New book filled with marvelous maps

If you’re a serious traveler, you likely love maps.

And if you love maps, you’ll love the maps in a new book from the National Maritime Museum in Greenwich, England that celebrates the art of atlases with a look inside the museum’s collection of maps, globes, and map-related ephemera.

A is for Atlas: Wonders of Maps and Mapping, is a highly illustrated celebration of cartography from the thirteenth century to today.

Celestial globe, unknown maker, first half of the 17th century

The book draws on the museum’s collection of more than 40,000 maps, charts, globes, and atlases, including a sixteenth-century map of the world replacing the face of a jester, a nineteenth-century inflatable globe, and a twentieth-century waterproof map that saved lives during the Second World War.

Fool’s Head World Map, by unknown artist, around 1590
Inflatable Globe, George Pocock, 1830

The oldest object in the book is a manuscript map of Mesopotamia by Abu Ishaq Ibrahim ibn Muhammad al-Farisi al-Istakhri, dated before 1282. Mountain ranges are illustrated in a deep red with floral and geometric patterns, while the rivers Tigris and Euphrates flow across the page in a majestic blue.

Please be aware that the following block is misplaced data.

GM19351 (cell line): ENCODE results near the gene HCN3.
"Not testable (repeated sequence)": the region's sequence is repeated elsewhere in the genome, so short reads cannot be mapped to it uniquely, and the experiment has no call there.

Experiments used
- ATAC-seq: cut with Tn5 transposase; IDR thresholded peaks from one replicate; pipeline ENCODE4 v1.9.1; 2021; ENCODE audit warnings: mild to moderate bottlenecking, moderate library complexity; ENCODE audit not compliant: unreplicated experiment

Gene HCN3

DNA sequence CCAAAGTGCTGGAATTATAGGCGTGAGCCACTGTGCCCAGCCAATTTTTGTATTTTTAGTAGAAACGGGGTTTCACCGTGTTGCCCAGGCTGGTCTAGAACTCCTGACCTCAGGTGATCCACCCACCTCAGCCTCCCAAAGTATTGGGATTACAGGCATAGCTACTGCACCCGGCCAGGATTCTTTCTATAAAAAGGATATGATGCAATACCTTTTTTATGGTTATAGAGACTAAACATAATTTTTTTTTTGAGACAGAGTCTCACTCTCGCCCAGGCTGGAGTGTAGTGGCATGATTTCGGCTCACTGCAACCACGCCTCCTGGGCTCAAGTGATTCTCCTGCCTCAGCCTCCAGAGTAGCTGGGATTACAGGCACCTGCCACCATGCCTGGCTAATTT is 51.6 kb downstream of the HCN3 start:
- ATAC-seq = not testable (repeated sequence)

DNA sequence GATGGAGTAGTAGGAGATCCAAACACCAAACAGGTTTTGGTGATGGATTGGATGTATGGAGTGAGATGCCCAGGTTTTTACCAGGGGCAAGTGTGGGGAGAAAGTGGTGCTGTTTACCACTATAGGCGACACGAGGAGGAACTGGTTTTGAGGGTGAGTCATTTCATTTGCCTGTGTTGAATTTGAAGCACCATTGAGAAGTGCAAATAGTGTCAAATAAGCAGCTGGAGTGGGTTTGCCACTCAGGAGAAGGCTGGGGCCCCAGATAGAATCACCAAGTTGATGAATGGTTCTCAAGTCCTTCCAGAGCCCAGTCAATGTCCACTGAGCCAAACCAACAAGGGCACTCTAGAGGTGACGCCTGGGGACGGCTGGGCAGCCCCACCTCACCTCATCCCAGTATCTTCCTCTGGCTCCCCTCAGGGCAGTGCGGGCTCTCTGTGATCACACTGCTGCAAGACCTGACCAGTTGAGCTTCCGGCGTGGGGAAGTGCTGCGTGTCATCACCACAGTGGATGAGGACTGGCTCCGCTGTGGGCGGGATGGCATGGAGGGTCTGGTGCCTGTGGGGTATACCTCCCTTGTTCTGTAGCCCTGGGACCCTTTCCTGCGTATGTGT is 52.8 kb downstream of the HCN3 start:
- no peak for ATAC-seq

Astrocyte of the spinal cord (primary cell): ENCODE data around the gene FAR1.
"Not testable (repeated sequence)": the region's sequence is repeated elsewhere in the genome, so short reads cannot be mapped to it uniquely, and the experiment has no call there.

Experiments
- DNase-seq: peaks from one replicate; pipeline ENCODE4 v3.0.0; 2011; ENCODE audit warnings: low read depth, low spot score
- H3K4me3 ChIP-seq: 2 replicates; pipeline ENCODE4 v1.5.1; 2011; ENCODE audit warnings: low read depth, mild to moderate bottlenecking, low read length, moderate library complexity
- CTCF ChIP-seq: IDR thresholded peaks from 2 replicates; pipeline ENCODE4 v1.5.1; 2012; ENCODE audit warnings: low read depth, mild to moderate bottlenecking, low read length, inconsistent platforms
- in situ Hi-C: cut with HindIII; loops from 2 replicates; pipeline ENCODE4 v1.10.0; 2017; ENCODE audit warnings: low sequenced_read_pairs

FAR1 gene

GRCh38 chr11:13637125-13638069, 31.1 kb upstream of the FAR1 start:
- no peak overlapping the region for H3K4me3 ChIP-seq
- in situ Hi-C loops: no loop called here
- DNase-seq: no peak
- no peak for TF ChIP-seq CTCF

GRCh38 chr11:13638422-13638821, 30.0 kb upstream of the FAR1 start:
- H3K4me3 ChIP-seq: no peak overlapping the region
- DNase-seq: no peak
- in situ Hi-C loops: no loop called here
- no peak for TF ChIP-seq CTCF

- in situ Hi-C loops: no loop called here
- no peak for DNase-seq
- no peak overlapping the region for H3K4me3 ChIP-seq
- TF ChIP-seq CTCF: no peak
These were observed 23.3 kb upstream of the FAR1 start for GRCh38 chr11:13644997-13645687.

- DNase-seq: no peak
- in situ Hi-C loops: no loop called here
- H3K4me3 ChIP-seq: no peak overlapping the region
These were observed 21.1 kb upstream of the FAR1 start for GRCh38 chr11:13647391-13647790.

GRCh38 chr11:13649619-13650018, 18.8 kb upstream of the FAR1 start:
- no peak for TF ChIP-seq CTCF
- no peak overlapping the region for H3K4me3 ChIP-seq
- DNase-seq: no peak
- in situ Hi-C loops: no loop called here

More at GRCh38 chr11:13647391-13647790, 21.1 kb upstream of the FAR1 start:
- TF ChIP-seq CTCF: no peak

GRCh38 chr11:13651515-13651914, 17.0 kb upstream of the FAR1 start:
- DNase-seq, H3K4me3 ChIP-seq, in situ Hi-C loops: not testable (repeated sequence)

Islandia, Abraham Ortelius and Anders Vedel, 1585

The most recent object is a football globe made for Mark Wallinger’s First World War centenary artwork, One World by Mark Wallinger. This 2018 football is a photographic representation of the Earth as seen from satellite imagery. This globe was commissioned to mark the centenary of the First World War, commemorating the ‘Christmas Day ceasefires’ that took place on the Western Front in 1914.

One World, Mark Wallinger, 2018

Rather than approach the collection chronologically, A is for Atlas draws on the collection in twenty-six themes, including ‘commemoration’, ‘manuscript’, ‘sea monsters’ and ‘treasure’.

The book also shows the results of an investigation into a nineteenth-century globe. An endoscope was fed through a hole in a Newton & Son terrestrial table globe from 1842, offering Dr Barford an unusual view – the inside of a globe. The investigation revealed proof pages from various books of the Bible lining the inside and supporting the papier-mâché hemispheres.

All photos courtesy National Maritime Museum, England

Maps for sale at Seattle-Tacoma Int’l Airport

This delights me to no end. And not just because it is at my home airport.

On Friday – just in time for the long holiday weekend – a new store selling maps, globes and other fun travel-related items opened at Seattle-Tacoma International Airport.

SEA_Metsker Maps